In “Bright Half-Life,” four decades flash back and forth, sometimes within seconds. Swinging between the life stages leading up to marriage and those that come with having kids, the story is a blur. For the weekend of April 27–29 in the Hepburn Zoo, four groups of audiences were taken into the mystifying, unchronological world of the play “Bright Half-Life,” where two young-adults-turned-parents experience the beauty and struggle of a 40-plus year relationship. The performance and its production also happened to be Meili Huang ’23’s senior work in acting, Will Napper ’23’s senior work in lighting design and Aidan Amster ’23.5’s senior work in directing — an impressive feat by these three thespians.
Huang and Napper decided to act in the play after having worked together for the past four years, starting in 2019 with their first-year show. For Huang, the play presented a unique challenge to discover who her character Vicky truly is, and let Vicky’s relationship with Erica (M Stiffler ’23) come to life.
According to the playbill, playwright Tanya Barfield noted that the aim of the play is to highlight relationships, not characters. As a result, while Huang and Stiffler were very focused on their characters’ individual identities, Huang also saw how transcendent the story could be through a radical emphasis on Vicky and Erica’s relationship.
“The relationship is so universal, despite being with very particular identities on stage, because you can see it play out in any long-term relationship,” Huang said.
In the play, lighting accomplishes what rapid set changes typically would. As time switches back and forth and out of order, decades can pass within a line of dialogue leaving no time for a traditional set change. Napper explained how he worked closely with the stage manager to realize the light design.
“The playwright said no two transitions can be the same, and I tried to make them distinct as possible. This is a show where I really need to listen to my stage manager,” Napper said.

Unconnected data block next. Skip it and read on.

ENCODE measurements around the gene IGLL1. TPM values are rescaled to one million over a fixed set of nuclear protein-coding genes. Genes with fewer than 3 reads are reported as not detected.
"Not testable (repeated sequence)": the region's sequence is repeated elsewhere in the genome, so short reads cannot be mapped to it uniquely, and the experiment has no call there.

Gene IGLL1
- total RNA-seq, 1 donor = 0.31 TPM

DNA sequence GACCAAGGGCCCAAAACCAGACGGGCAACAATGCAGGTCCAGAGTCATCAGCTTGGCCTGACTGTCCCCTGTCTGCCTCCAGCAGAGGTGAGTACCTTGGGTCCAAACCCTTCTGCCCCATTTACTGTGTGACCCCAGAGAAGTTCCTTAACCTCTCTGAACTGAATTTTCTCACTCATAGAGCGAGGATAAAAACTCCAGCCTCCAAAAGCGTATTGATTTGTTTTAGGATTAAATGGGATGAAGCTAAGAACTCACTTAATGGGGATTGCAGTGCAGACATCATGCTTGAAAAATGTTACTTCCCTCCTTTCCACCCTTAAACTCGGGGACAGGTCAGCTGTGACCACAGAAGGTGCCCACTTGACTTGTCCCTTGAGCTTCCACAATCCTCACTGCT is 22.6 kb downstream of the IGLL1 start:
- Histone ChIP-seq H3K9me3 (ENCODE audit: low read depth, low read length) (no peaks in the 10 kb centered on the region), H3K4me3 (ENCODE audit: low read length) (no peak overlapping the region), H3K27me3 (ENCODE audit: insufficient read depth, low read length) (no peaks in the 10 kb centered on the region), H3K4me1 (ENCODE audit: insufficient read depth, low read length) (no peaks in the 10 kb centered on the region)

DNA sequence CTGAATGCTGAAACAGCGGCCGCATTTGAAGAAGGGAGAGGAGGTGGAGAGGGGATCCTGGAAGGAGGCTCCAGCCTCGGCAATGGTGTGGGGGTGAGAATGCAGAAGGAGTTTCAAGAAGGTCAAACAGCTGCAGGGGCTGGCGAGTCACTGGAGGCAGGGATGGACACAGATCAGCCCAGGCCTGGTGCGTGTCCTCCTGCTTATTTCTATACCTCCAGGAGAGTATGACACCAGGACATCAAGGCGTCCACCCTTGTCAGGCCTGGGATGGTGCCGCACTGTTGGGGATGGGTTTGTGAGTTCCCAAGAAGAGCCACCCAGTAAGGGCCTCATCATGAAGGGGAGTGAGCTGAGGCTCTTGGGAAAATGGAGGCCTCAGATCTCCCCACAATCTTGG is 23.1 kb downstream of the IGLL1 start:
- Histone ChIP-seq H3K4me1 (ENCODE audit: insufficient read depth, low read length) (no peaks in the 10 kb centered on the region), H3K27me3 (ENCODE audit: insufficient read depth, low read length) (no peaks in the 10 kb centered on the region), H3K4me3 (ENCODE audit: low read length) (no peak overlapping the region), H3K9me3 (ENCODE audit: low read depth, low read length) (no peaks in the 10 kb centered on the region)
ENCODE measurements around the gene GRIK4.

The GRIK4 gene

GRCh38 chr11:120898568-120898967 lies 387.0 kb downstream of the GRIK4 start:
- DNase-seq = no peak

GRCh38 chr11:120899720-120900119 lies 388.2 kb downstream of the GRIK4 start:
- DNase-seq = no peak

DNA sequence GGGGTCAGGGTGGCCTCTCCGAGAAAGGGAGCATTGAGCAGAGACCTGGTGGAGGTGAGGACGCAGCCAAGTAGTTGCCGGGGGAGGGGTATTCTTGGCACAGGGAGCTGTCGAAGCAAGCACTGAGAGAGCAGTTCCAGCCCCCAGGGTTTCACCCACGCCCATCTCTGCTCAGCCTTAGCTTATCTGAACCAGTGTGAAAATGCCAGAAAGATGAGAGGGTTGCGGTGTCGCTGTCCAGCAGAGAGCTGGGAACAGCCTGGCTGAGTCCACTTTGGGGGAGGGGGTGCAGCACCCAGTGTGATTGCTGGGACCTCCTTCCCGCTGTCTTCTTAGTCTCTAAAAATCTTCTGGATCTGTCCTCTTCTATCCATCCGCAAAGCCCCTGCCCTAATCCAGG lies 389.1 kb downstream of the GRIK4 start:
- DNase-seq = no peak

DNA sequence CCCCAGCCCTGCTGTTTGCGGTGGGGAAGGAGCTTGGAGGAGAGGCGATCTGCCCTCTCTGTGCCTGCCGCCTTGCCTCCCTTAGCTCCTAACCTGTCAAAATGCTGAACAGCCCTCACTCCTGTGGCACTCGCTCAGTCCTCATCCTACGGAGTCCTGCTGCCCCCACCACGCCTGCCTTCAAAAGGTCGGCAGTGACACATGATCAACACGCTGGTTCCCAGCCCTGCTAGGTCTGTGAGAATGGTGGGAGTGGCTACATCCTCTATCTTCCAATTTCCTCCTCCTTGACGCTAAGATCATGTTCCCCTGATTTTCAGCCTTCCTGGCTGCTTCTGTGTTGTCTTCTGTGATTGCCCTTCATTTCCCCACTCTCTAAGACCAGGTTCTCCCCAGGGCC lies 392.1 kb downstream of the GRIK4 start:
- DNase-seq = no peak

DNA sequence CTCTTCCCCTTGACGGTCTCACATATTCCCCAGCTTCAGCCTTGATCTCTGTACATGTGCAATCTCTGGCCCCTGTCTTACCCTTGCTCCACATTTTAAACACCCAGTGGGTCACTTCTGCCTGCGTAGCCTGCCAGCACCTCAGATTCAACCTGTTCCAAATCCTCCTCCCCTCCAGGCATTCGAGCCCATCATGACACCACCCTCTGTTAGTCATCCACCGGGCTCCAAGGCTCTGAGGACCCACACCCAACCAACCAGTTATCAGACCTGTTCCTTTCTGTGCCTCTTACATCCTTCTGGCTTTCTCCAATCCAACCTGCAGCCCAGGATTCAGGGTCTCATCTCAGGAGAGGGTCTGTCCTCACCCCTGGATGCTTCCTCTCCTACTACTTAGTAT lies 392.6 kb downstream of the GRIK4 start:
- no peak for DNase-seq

At 8:18 p.m. during the Thursday show, the fire alarm went off in Hepburn Hall. Time stood still for a few seconds as Huang and Stiffler maintained the eye contact necessary for the scene. They non-verbally communicated with a large sigh, a hug and a laugh that they were breaking character as everyone started to evacuate the Hepburn Zoo.
Audience member Arthur Martins ’23.5 reflected on the deep nature of how quickly the thoughts of fire when the alarm went off broke the bubble of fantasy that theater brings us into.
“At a time when our stories are under the threat of being interrupted, the beautiful irony was how the fire alarm that stopped from bearing witness to a queer love story brought us together in a beautiful way,” Martins said.
Indeed, the sentiment as the actors returned to stage was one unity, and a lighter, less stressful atmosphere emerged within the audience as well as with the two actors.
However, Amster, the play’s director, was not informed of the planned fire drill ahead of time.
“I am grateful to have had a cast and crew that quickly and successfully adapted to the circumstances,” said Amster. “But I also hope that going forward, those involved with the planning and scheduling of drills will take into consideration the performances that so many on our campus put so much time into.”
The play returned to normal, and the second half proved even more powerful than the first, as the children of the couple presented their own joys and stresses. By the end of the play, audience members teared up sharing the sentiments of Vicky and Erica.